You want an outdoor shower, but have you thought of everything you need? Three design experts weigh in.

Outdoor shower
Marion Brenner

When it comes to the singular experiences one can have in the West, an outdoor shower easily ranks among the best. But putting one in requires some thought. Where should it be, location-wise? How should your shower be screened for privacy? What about drainage? And have you considered the view? There are so many questions, but we have answers from expert landscapers who put in outdoor showers on the regular.

“We get a lot of clients who ask for them,” says Charlie Ray, of The Green Room Collaborative in Phoenix. “Any environment where you can be outside a lot, like California, the desert, or a warm coastal environment, you just want to be able to live outside and an outdoor shower is part of that experience.”   

The first thing one needs to think about is where exactly to put the shower, says Roderick Wyllie, of Surfacedesign, Inc. in San Francisco. The double-headed indoor/outdoor shower at “Casa de las Ardillas” in Palm Springs, where Surfacedesign did the landscaping, is on one wet wall. “That’s really efficient because you’re not doubling up with plumbing, and it looks great,” he says.  

Indoor/outdoor shower
Casa de las Ardillas

Thomas J. Story

Surfacedesign indoor/outdoor shower close-up
Casa de las Ardillas

Thomas J. Story

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“Location is probably the most key question,” agrees Ray. “You don’t want an outdoor shower in a very public area of a garden. You want to be tucked away, discreet.”  

Part of the location question is to decide how the shower will be used. Is it an extension of your indoor bathroom, as the Palm Springs shower is? Or is it going to be used to rinse off after swimming in a pool or relaxing in a spa?

“If it’s for a pool or hot tub,” says Molly Sedlacek of landscape design studio OR.CA, “you’re going to run barefoot to it, so what are the pathways of access? Are those good for bare feet? We always try to do a paver pathway or some sort of decking material. The actual path of travel is super important to plan out.”  

Newport Beach home with outdoor shower near pool
Jeff Robson and Nadia Barienbrock’s outdoor shower in their Southern California home

Thomas J. Story

The next thing to consider is the view. “For Casa de las Ardillas, we created a very special area of the garden for it,” Wyllie says. “It looks at a grapefruit tree, and there are some softer plants to see. We didn’t want you looking at anything sharp.” Surfacedesign, Inc. also did a project in Napa where there is a view of the vineyards. “It’s pretty spectacular,” says Wyllie.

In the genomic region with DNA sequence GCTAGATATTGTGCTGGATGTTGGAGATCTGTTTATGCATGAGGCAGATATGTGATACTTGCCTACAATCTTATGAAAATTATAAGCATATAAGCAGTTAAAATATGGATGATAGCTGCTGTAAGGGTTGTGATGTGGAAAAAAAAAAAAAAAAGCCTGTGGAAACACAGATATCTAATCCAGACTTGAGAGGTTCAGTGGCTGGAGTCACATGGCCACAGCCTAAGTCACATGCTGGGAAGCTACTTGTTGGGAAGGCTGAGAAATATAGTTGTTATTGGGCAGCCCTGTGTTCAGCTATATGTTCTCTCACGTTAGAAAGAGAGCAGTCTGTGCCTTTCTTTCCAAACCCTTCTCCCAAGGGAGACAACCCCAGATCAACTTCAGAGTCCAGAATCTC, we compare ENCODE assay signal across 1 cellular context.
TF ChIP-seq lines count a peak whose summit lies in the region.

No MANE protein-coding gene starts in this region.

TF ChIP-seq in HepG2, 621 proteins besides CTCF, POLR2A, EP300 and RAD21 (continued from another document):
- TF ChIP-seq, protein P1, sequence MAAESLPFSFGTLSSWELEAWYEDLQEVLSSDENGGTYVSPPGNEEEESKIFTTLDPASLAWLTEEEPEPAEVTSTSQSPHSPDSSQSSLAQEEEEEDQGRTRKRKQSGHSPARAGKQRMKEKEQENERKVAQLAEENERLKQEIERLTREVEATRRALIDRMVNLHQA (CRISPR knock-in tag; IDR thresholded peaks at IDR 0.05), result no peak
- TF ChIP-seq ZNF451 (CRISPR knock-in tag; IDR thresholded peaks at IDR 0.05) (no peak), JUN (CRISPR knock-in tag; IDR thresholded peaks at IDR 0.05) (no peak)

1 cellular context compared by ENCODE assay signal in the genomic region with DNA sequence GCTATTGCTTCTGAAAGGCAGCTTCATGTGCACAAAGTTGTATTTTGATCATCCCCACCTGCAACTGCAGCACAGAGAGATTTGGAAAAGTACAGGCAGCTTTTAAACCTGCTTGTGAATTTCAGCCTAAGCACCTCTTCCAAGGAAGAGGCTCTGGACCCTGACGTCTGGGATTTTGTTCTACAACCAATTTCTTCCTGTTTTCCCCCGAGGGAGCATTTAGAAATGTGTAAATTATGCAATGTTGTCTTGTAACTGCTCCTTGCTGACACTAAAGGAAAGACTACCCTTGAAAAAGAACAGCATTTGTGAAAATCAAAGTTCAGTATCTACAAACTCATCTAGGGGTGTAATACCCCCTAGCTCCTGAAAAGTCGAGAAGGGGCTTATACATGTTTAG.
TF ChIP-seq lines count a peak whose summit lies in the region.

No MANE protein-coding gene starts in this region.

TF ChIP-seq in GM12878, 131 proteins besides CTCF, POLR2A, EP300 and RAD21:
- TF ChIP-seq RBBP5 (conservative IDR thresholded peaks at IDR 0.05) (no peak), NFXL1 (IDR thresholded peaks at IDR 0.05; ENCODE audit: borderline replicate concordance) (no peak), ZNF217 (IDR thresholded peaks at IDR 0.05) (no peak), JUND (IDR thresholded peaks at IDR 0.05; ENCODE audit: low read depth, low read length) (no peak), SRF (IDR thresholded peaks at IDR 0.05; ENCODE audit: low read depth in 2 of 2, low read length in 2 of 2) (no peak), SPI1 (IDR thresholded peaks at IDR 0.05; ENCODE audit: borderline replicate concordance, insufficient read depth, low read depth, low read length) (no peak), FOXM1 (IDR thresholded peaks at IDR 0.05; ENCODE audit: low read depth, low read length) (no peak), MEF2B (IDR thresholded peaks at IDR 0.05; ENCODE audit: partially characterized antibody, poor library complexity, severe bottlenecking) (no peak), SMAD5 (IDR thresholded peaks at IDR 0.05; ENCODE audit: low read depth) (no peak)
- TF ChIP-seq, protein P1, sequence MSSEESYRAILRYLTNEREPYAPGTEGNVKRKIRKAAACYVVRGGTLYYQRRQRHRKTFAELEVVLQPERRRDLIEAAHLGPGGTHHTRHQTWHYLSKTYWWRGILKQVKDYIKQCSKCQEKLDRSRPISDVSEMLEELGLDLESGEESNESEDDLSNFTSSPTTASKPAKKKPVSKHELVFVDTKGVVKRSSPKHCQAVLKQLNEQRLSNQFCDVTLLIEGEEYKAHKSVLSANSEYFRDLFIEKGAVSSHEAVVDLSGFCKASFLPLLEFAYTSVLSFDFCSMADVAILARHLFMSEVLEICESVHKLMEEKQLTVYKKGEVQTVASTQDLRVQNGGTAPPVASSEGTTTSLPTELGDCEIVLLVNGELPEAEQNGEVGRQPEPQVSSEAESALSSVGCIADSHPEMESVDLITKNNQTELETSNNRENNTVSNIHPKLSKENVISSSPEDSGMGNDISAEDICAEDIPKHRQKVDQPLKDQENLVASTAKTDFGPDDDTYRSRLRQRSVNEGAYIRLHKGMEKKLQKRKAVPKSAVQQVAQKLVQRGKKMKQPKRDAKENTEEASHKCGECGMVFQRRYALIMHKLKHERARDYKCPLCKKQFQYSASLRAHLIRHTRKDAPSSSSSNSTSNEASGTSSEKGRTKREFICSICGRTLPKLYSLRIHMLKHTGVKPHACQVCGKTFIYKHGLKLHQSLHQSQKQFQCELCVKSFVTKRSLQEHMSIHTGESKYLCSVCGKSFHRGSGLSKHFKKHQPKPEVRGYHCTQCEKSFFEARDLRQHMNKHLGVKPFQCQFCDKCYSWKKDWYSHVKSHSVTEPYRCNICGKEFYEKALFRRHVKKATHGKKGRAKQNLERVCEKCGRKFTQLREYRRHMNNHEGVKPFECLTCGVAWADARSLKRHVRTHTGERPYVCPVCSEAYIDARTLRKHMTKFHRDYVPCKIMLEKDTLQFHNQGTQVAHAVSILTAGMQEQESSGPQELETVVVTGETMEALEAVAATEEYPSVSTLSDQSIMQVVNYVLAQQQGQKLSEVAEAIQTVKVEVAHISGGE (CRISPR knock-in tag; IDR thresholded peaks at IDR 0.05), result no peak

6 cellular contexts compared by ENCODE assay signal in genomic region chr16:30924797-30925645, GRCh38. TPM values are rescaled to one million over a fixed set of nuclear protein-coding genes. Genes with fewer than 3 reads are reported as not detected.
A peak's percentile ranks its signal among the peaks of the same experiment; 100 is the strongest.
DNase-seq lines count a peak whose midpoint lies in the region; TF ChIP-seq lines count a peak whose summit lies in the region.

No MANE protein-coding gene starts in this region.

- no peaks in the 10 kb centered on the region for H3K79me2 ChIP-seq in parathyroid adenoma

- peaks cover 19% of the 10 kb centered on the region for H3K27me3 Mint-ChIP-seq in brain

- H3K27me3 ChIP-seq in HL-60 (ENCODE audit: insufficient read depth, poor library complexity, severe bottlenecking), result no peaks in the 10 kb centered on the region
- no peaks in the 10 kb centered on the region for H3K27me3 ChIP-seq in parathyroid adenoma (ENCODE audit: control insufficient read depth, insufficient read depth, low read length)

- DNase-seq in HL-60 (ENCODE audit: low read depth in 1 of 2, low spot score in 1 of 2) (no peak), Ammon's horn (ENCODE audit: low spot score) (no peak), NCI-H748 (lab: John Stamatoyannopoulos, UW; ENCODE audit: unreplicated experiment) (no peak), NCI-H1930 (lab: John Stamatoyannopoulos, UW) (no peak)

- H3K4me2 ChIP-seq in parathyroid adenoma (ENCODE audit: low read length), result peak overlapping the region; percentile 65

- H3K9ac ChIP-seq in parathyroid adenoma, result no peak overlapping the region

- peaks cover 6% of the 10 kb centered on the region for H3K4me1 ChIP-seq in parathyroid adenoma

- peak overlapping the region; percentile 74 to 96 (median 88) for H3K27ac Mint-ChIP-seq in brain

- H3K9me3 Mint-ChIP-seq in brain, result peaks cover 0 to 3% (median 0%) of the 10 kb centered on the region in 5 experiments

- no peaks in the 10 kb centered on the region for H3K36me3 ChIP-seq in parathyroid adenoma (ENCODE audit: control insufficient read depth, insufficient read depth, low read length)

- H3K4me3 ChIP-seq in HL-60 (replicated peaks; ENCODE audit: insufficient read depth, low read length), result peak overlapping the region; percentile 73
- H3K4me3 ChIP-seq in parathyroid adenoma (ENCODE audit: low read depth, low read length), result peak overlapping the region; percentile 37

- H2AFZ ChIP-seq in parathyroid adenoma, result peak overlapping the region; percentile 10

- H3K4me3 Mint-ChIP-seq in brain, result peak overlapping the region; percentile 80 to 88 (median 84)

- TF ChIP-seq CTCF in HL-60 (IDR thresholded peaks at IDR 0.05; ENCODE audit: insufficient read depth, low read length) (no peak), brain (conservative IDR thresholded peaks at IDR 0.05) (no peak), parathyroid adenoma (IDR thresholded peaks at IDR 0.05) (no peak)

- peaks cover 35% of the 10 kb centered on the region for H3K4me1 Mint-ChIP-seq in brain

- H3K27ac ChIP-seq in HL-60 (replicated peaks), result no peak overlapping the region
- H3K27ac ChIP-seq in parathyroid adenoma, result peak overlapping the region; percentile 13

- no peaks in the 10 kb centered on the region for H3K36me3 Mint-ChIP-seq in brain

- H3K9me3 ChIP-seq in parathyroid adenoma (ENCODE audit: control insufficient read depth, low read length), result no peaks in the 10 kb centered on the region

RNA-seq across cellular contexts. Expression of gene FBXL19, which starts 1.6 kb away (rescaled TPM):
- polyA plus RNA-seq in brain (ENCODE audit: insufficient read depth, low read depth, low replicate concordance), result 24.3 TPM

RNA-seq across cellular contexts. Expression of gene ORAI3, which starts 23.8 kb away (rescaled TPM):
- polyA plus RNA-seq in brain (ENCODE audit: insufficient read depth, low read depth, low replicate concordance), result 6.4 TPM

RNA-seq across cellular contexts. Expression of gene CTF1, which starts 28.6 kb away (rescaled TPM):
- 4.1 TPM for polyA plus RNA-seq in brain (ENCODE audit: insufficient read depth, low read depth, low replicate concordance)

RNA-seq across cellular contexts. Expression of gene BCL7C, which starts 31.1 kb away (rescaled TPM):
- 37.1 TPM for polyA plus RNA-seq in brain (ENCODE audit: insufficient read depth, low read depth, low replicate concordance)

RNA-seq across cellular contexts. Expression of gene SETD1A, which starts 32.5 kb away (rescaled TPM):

For drainage, there are a couple of options. A plumber can tie your outdoor shower into your existing plumbing, or you can have a French drain constructed, which is a gravel pit under the shower that percolates water into the soil. 

As for flooring, “My favorite is something that’s elevated because it allows the drainage to take place under your feet,” says Sedlacek. “We use an outdoor softwood like redwood or cedar slat decking. We’ve also done a boulder top and sloped it so the water runs off of it.” (The key here is to make sure the boulder isn’t concave so water doesn’t pool.)  

A fun element is deciding what kind of screening you want for your outdoor shower experience.  

Copper outdoor shower

Courtesy of OR.CA

Charlie Ray has used privacy walls. “You can go the route of masonry or plaster,” he says, “but a trellis system that vines can grow up works, too.” One of the nicest—and most economical—choices can be to use strategically placed plants, which all three designers recommend. “I think that’s the best, when it can be natural and you’re not using a lot of hardscape,” says Ray. “With hardscape, you can miss out on that wild, outdoor element of being in nature.” 

“One plant that we really like to use is Grevillea, which is an Australian native that allows the sun to come through,” says Sedlacek. “What’s important is that the shower dries out, so it’s not a damp, funky area.” She also uses California Sagebrush—which some people call ‘cowboy cologne’—because when it’s wet it puts out a nice, herbal smell.  

And what will your shower be made of? Stainless steel? Copper or brass? Whatever it is, just don’t let it be plastic. “Our showers are intended to last,” Sedlacek says. “Our goal with using copper is to have ours endure—and look like almost a jewelry element in the garden.” 

Finally, the most important decision: Which do you use once you have both an indoor and an outdoor shower? Says Wyllie, “From personal experience, I have to say, the outdoor shower is always best.”  

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